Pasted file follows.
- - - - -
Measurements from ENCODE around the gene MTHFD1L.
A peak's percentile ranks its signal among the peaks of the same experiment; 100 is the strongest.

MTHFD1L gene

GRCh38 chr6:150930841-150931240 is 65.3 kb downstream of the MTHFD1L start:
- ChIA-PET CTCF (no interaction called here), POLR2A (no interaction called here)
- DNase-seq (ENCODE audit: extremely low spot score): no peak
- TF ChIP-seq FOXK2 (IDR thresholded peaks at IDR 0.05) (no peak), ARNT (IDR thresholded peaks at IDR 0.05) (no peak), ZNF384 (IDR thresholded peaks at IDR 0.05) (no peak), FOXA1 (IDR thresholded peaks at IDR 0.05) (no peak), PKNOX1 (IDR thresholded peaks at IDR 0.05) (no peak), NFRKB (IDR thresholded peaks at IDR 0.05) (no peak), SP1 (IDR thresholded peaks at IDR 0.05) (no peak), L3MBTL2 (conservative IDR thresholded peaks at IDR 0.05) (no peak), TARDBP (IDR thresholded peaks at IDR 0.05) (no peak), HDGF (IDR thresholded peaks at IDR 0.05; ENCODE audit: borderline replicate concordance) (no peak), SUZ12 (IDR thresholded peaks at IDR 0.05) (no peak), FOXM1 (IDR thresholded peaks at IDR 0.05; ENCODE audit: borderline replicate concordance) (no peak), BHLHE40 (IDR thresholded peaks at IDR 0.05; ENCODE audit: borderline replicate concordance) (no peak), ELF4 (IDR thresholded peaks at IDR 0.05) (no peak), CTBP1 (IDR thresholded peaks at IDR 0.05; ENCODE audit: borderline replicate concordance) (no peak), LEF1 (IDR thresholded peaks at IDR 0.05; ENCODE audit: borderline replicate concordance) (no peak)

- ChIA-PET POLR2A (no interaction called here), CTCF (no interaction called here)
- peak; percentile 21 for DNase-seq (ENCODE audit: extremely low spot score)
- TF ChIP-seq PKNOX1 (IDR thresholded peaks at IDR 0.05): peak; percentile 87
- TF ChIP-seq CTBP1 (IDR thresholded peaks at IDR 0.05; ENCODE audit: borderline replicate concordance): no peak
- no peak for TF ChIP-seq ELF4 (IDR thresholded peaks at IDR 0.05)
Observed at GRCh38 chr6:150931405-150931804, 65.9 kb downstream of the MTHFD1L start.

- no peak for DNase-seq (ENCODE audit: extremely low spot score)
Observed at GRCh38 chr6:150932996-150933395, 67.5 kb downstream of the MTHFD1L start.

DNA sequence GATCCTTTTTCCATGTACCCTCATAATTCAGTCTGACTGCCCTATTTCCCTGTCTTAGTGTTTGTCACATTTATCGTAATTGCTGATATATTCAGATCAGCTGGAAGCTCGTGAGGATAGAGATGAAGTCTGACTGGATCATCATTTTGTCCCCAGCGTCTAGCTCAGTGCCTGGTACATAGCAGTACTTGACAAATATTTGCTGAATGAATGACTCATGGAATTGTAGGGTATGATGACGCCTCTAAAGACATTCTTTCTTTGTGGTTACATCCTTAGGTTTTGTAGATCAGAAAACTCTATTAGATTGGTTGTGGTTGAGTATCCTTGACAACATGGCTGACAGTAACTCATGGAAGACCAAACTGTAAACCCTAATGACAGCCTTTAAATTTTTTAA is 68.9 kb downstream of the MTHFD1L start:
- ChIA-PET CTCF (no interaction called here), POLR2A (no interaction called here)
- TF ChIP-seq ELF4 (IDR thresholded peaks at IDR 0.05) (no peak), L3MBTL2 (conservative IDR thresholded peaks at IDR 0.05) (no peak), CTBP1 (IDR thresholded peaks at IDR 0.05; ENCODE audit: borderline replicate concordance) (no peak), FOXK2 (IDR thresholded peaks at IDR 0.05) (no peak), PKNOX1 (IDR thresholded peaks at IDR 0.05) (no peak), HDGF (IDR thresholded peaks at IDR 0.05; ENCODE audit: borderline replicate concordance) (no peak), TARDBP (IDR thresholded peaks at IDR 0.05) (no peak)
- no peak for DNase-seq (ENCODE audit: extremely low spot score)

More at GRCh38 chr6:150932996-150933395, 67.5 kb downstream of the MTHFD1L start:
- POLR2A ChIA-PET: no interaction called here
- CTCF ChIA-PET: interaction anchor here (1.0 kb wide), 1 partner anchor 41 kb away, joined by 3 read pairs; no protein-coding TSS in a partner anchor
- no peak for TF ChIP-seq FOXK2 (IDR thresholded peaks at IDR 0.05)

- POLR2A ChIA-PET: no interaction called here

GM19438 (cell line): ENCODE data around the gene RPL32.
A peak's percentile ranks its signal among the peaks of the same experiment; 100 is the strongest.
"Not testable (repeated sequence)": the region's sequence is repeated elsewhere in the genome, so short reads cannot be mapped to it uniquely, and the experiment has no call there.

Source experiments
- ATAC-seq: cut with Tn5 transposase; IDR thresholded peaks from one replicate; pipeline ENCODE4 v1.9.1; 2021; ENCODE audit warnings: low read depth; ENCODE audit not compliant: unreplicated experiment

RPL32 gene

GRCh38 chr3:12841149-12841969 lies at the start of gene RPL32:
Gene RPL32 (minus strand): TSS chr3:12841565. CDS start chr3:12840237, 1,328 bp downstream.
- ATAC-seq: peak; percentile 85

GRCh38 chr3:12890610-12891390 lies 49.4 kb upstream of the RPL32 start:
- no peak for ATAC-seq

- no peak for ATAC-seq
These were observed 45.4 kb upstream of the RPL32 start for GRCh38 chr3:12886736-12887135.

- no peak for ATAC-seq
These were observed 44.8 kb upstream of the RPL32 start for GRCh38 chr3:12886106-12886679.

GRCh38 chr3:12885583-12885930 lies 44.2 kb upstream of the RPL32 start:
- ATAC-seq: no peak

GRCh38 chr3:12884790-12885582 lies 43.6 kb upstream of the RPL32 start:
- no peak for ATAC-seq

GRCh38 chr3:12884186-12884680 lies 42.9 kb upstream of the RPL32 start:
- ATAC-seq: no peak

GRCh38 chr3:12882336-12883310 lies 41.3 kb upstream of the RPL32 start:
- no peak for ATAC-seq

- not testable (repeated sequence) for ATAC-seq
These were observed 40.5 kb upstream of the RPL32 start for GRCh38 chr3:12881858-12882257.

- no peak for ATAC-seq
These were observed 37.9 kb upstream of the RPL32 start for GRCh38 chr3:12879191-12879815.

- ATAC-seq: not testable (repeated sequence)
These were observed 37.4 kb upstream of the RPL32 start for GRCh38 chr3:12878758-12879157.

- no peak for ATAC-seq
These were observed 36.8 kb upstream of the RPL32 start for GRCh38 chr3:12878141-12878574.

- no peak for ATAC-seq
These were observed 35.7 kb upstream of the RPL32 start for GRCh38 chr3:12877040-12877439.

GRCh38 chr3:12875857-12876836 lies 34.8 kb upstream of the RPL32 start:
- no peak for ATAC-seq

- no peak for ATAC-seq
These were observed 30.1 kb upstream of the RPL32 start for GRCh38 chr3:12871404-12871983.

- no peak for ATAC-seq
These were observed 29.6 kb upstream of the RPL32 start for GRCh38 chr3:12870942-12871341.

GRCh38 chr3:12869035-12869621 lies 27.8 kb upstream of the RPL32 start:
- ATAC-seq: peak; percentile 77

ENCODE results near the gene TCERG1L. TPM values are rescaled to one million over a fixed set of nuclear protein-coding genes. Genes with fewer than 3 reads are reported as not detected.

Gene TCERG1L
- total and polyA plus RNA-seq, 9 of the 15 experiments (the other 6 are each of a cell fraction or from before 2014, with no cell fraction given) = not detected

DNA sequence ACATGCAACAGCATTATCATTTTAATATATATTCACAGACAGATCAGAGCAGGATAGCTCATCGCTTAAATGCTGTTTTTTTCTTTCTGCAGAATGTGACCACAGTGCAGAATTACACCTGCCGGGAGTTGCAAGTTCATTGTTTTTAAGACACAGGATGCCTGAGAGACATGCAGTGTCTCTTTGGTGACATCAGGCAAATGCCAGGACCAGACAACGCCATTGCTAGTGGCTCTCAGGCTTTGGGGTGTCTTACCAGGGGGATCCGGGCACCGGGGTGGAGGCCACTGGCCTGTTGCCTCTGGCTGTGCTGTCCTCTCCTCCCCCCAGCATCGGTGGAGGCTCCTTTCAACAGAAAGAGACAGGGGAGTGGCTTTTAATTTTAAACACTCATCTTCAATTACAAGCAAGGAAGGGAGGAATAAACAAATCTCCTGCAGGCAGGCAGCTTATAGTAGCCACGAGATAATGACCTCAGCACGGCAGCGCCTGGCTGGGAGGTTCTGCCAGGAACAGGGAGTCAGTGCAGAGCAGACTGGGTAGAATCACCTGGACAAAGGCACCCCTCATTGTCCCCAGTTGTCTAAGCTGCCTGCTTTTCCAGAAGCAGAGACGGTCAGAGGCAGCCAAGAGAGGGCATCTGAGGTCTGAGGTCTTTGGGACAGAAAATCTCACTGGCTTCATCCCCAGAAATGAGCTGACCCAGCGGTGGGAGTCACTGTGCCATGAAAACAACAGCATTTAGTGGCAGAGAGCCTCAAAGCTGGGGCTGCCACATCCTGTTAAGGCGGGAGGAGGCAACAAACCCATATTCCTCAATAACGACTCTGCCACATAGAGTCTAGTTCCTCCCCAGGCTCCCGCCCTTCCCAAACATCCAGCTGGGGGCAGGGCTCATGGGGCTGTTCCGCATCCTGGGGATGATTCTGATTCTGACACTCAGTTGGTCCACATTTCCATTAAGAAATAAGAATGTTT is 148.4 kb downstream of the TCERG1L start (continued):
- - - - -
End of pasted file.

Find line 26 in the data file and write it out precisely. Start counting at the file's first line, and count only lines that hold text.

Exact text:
A peak's percentile ranks its signal among the peaks of the same experiment; 100 is the strongest.